There are less than three weeks until Election Day and polls show President Donald Trump struggling in nine swing states, including eight that he won in 2016.
Former Vice President Joe Biden has a 10 percentage point lead on Trump in a general election matchup, a number that the president dismisses as being “fake news.” While polls aren’t always indicative of the outcome of an election, numbers coming out of key swing states, including the critical Sunshine State, raise concerns about Trump’s ability to win.
Biden leads in Florida by 3.7 percentage points, according to a Real Clear Politics average, a similar advantage that Democratic candidate Hillary Clinton had in 2016. Trump only won the state by a little over a percentage point and without carrying it again, the president will struggle to win another four years in office.
If Trump takes all the states likely to go Republican and Biden takes the Democratic ones, the president will have 125 electoral college votes to Biden’s 212, according to The New York Times. Florida would give Trump another 29 votes, keeping him in the race, but if Biden takes it, he would be less than 30 votes away from the 270 needed to win.
“Trump has to carry Florida,” John Geer, a professor of political science at Vanderbilt University, previously told Newsweek. “I don’t see the path forward in the [electoral] college without Florida.”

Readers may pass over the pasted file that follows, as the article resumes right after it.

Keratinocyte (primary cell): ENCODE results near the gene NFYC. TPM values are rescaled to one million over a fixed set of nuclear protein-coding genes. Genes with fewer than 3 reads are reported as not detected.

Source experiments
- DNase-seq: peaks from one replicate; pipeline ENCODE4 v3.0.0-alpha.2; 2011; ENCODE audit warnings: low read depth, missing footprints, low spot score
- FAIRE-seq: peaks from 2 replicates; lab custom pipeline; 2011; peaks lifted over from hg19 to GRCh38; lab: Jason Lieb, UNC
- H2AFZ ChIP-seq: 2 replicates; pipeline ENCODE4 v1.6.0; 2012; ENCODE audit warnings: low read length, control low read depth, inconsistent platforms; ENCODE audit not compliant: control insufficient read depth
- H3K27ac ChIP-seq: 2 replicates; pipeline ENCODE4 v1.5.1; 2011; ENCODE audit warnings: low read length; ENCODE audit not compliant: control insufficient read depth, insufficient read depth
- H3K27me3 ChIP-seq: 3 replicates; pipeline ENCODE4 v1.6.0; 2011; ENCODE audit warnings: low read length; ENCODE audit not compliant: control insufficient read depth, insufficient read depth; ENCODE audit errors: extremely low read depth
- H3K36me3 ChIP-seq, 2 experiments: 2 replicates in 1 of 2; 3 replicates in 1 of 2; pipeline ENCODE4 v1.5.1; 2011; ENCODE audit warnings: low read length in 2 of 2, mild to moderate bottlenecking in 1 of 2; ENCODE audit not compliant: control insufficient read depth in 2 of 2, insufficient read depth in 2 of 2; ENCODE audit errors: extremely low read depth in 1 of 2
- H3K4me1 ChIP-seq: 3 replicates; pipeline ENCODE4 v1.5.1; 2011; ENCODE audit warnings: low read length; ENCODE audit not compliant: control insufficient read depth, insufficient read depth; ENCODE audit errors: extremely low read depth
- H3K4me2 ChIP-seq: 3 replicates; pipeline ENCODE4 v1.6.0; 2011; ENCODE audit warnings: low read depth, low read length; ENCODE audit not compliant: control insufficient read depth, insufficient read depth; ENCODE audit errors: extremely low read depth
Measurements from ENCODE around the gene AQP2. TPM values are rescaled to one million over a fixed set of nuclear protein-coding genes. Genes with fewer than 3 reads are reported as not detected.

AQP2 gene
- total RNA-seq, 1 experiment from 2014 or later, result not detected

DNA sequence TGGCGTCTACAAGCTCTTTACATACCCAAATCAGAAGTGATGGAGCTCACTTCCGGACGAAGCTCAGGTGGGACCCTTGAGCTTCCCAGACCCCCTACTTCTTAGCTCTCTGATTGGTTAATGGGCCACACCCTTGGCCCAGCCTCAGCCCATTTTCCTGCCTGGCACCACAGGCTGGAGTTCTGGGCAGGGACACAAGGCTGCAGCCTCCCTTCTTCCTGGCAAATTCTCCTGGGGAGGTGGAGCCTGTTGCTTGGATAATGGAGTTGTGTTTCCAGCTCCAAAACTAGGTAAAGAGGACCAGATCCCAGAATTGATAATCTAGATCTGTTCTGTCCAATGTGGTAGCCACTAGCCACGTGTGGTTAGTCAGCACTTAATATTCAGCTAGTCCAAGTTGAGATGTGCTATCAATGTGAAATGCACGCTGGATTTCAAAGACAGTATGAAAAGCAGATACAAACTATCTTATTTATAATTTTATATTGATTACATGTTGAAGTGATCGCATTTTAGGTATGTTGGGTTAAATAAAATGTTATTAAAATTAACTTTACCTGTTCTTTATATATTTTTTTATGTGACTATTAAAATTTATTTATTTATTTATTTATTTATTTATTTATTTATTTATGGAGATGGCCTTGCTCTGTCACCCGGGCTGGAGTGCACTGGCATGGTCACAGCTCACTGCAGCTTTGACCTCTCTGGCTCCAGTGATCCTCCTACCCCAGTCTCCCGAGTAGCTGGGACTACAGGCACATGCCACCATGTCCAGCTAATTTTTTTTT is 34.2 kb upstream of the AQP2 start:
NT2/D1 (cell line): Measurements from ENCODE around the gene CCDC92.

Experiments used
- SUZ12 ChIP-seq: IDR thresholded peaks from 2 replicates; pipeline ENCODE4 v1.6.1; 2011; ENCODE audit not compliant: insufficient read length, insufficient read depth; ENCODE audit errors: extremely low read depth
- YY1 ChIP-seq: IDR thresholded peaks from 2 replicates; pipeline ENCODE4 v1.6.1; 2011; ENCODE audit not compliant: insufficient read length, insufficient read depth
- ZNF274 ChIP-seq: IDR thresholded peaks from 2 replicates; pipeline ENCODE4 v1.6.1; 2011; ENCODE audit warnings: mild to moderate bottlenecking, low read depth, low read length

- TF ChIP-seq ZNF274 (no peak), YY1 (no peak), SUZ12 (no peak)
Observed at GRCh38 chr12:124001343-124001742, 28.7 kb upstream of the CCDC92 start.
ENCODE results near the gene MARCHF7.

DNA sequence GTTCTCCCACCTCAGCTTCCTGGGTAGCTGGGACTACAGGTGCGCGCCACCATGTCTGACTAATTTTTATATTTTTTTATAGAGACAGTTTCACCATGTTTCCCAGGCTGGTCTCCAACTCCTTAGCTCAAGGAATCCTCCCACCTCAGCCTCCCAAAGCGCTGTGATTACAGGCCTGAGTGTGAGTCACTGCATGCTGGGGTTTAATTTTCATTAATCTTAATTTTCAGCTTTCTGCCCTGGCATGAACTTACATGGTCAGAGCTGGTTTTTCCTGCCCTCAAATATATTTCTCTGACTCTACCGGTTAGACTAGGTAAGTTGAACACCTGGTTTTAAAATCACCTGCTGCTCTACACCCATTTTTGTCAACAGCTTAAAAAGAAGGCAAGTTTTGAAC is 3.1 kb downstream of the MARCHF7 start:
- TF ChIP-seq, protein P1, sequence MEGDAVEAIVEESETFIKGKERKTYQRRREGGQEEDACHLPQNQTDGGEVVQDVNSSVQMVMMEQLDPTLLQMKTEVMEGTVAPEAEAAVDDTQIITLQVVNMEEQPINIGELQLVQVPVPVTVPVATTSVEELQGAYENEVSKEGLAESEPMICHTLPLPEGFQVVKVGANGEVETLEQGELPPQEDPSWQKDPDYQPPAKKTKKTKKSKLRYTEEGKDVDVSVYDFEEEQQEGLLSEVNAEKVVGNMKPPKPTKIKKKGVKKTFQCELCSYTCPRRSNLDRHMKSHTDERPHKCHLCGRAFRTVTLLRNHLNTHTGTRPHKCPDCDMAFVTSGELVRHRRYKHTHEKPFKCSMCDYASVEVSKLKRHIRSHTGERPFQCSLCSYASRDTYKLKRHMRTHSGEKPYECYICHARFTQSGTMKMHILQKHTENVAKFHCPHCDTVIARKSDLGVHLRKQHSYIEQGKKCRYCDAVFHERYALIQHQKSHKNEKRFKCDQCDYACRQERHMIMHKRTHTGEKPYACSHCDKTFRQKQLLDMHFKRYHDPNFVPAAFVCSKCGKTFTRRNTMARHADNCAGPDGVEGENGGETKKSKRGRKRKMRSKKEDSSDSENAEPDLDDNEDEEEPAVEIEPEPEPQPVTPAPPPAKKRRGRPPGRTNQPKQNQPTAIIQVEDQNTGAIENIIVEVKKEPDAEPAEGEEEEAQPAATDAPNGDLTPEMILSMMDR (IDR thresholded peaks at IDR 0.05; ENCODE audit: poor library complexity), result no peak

Biden has a seven percentage point or greater lead in Michigan and Pennsylvania, two states where he has some of his biggest advantages over the president. Four years ago, Trump won both states by less than a percentage point.
Trump also trails Biden in Wisconsin, Nevada, North Carolina, Arizona and Iowa.
In Texas, Trump had the advantage over Clinton in 2016, according to FiveThirtyEight, and he won the state by about nine percentage points. With 20 days until Election Day, he has a 4.4 percentage point advantage over Biden.
Ohio and Georgia are still anyone’s game, as Biden holds the former and Trump the latter by less than one percentage point.
Polls were criticized in the past for failing to predict the winner of the 2016 election—although they were spot on for the popular vote—but Geer said if Biden keeps his lead over Trump, the electoral college won’t change the outcome of the election.
“Even if you want to discount some of the polls, he’s consistently behind by about eight points, that’s a real problem in the college even if it’s four points,” Geer said.